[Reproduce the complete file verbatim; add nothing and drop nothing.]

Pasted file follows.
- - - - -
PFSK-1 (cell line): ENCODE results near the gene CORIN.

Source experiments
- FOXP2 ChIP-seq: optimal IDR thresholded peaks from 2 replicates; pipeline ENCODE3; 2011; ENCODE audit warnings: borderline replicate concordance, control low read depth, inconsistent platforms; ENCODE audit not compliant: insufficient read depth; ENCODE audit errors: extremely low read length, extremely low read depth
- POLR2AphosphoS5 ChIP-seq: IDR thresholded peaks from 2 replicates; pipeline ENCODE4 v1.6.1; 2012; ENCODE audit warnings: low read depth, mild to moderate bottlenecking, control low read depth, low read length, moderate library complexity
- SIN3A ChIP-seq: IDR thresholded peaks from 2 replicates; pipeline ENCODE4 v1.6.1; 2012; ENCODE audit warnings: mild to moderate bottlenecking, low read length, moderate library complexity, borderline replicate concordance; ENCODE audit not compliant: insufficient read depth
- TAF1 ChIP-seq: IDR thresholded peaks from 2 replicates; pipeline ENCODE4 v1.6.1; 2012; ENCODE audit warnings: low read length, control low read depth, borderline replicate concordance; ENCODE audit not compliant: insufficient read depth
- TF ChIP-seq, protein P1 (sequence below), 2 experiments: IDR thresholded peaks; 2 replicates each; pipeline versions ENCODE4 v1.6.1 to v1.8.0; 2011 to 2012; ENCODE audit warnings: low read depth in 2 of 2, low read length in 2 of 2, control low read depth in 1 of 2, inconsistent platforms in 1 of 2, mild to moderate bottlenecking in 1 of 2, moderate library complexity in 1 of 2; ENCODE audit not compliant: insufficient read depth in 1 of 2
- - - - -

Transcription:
PFSK-1 (cell line): ENCODE results near the gene CORIN.

Source experiments
- FOXP2 ChIP-seq: optimal IDR thresholded peaks from 2 replicates; pipeline ENCODE3; 2011; ENCODE audit warnings: borderline replicate concordance, control low read depth, inconsistent platforms; ENCODE audit not compliant: insufficient read depth; ENCODE audit errors: extremely low read length, extremely low read depth
- POLR2AphosphoS5 ChIP-seq: IDR thresholded peaks from 2 replicates; pipeline ENCODE4 v1.6.1; 2012; ENCODE audit warnings: low read depth, mild to moderate bottlenecking, control low read depth, low read length, moderate library complexity
- SIN3A ChIP-seq: IDR thresholded peaks from 2 replicates; pipeline ENCODE4 v1.6.1; 2012; ENCODE audit warnings: mild to moderate bottlenecking, low read length, moderate library complexity, borderline replicate concordance; ENCODE audit not compliant: insufficient read depth
- TAF1 ChIP-seq: IDR thresholded peaks from 2 replicates; pipeline ENCODE4 v1.6.1; 2012; ENCODE audit warnings: low read length, control low read depth, borderline replicate concordance; ENCODE audit not compliant: insufficient read depth
- TF ChIP-seq, protein P1 (sequence below), 2 experiments: IDR thresholded peaks; 2 replicates each; pipeline versions ENCODE4 v1.6.1 to v1.8.0; 2011 to 2012; ENCODE audit warnings: low read depth in 2 of 2, low read length in 2 of 2, control low read depth in 1 of 2, inconsistent platforms in 1 of 2, mild to moderate bottlenecking in 1 of 2, moderate library complexity in 1 of 2; ENCODE audit not compliant: insufficient read depth in 1 of 2